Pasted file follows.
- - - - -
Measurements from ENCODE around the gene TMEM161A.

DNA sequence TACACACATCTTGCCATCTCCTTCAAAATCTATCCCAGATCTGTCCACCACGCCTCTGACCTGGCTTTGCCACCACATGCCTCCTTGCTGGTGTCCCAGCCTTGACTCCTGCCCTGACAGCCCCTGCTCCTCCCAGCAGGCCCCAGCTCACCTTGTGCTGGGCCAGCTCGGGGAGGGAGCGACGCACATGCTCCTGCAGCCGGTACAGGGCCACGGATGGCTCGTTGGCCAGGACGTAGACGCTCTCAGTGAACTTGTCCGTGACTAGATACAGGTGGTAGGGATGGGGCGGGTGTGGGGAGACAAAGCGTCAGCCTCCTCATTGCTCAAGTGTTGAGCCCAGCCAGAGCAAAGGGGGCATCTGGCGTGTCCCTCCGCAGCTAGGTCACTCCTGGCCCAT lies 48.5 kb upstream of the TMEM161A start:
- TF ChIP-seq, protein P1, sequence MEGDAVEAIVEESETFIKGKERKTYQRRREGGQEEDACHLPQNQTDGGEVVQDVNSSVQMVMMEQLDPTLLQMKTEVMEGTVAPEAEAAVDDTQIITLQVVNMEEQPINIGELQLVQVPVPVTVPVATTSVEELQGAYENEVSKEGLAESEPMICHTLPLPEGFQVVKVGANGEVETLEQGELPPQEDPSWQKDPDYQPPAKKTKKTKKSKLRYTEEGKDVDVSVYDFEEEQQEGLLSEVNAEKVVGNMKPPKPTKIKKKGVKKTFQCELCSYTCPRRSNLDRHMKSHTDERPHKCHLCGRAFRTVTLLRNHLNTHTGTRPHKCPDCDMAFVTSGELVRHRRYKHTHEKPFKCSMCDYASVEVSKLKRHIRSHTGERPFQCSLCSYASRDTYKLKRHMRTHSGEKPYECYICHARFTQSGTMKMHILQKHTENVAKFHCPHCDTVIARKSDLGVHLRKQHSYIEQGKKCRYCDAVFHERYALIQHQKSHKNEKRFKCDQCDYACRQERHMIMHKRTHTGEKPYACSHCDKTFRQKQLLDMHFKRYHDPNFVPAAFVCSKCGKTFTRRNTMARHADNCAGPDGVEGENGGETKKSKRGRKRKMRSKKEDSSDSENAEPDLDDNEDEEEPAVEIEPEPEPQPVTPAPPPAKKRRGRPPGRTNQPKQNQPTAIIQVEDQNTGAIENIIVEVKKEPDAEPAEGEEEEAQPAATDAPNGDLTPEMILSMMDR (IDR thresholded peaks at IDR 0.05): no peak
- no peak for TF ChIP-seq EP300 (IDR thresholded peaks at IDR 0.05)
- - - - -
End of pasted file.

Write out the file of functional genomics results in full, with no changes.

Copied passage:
Measurements from ENCODE around the gene TMEM161A.

DNA sequence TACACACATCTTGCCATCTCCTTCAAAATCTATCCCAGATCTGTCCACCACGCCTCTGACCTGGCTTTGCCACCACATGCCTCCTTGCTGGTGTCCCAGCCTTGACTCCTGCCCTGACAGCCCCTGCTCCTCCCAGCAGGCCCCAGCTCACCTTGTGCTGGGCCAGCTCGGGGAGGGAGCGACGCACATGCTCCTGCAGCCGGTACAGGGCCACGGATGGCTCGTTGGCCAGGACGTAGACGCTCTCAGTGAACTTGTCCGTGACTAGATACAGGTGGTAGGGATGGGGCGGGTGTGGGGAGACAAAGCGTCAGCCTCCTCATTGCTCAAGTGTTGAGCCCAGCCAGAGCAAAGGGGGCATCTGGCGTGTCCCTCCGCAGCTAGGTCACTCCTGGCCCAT lies 48.5 kb upstream of the TMEM161A start:
- TF ChIP-seq, protein P1, sequence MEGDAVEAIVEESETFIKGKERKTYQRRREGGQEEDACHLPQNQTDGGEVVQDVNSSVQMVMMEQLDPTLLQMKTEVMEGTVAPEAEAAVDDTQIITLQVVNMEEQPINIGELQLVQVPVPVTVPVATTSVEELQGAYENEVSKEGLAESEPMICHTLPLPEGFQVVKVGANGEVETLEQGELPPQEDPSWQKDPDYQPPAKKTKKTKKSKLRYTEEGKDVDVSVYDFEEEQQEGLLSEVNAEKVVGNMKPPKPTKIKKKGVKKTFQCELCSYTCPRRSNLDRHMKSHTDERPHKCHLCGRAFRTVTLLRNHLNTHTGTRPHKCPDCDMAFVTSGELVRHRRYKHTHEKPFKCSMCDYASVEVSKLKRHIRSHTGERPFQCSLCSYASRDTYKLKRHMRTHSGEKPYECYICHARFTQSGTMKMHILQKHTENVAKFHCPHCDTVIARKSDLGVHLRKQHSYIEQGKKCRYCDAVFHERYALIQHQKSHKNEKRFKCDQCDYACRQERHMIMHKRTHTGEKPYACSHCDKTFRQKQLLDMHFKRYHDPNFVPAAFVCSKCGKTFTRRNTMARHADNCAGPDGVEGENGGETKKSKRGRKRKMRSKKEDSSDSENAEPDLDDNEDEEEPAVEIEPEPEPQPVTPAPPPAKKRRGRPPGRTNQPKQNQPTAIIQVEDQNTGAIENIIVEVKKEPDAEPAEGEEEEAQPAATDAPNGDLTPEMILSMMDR (IDR thresholded peaks at IDR 0.05): no peak
- no peak for TF ChIP-seq EP300 (IDR thresholded peaks at IDR 0.05)